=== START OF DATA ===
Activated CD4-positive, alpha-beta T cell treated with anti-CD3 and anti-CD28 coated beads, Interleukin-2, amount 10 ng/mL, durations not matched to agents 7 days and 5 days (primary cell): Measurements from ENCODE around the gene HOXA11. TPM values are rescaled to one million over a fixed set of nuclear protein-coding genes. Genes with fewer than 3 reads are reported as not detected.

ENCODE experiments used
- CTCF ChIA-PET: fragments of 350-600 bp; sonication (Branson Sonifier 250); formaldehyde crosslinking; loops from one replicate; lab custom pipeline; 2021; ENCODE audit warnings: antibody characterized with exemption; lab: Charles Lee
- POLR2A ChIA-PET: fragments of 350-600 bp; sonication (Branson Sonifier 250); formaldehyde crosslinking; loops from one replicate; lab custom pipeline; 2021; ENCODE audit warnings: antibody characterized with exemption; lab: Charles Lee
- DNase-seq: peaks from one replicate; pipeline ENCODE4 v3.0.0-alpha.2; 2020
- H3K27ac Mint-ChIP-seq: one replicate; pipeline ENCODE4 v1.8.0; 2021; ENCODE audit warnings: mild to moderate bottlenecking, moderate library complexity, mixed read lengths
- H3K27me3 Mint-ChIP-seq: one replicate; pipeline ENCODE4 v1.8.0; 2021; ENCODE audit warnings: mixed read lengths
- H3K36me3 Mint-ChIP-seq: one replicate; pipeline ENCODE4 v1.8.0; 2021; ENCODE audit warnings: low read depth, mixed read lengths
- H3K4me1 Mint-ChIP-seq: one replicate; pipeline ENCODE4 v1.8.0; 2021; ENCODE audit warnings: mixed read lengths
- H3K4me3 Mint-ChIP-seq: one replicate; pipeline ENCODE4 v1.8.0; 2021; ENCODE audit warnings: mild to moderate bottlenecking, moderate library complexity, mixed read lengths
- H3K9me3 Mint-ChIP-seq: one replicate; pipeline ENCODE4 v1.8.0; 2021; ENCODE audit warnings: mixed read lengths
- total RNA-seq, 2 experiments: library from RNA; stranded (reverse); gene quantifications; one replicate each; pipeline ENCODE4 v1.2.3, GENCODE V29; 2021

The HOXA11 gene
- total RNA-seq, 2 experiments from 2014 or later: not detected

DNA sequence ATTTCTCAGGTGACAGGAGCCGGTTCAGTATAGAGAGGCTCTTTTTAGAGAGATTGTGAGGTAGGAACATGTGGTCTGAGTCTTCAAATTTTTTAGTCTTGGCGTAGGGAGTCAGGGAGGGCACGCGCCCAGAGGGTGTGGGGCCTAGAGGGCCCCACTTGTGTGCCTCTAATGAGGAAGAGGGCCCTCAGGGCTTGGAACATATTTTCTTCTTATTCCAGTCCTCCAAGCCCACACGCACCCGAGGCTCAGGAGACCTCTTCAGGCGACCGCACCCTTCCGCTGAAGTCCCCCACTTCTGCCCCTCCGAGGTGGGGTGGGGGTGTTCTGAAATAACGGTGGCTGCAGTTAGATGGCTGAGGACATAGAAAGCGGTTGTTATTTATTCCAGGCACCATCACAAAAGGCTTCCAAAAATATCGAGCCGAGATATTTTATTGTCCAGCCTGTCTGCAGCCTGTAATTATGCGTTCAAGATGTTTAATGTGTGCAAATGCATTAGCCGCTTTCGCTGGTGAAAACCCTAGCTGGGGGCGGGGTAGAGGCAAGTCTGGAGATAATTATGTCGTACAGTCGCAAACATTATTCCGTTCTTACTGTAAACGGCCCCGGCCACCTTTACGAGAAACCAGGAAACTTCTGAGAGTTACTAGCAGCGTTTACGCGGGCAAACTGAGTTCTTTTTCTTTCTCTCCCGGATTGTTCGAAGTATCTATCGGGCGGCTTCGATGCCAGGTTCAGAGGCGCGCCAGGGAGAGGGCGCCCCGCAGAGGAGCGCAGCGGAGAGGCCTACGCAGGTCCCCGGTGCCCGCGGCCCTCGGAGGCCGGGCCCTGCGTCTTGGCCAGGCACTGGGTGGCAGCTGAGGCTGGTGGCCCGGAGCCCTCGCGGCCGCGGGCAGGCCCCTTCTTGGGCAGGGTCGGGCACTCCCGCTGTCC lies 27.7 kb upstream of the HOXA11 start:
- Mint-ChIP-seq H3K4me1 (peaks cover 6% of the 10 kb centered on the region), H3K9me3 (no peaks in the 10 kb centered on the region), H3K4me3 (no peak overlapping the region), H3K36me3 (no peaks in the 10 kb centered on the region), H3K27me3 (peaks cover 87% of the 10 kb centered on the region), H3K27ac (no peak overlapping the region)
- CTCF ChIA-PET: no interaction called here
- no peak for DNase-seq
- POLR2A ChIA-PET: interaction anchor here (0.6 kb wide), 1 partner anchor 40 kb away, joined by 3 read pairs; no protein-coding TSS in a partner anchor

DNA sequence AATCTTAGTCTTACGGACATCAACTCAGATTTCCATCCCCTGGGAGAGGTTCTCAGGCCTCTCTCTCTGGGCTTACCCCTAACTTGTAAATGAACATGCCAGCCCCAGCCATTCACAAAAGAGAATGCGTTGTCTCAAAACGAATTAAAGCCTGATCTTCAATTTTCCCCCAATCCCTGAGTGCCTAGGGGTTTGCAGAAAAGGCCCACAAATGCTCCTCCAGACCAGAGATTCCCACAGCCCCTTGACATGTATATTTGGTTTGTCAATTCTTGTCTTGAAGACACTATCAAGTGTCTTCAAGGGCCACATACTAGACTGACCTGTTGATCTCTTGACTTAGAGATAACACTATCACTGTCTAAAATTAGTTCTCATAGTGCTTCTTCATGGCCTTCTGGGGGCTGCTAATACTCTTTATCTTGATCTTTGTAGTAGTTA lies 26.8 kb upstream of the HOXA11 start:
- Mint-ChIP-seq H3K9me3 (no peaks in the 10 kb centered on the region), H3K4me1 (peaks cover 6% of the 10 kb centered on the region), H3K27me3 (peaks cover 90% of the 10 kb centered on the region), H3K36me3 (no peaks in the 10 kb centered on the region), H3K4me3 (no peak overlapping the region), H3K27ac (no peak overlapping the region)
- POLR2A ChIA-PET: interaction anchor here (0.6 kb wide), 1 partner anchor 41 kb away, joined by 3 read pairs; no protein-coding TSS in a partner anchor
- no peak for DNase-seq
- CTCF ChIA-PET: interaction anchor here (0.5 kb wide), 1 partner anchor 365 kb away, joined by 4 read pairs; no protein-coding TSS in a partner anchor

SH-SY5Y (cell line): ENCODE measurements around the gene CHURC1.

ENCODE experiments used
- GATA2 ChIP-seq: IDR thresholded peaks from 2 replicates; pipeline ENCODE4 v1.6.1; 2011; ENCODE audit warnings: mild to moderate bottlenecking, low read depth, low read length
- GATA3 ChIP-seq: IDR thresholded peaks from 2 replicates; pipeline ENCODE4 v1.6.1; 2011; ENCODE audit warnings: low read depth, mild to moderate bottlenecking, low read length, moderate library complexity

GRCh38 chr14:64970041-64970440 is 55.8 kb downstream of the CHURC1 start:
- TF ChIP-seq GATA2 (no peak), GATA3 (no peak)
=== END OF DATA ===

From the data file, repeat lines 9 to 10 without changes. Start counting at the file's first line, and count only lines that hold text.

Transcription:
- H3K4me1 Mint-ChIP-seq: one replicate; pipeline ENCODE4 v1.8.0; 2021; ENCODE audit warnings: mixed read lengths
- H3K4me3 Mint-ChIP-seq: one replicate; pipeline ENCODE4 v1.8.0; 2021; ENCODE audit warnings: mild to moderate bottlenecking, moderate library complexity, mixed read lengths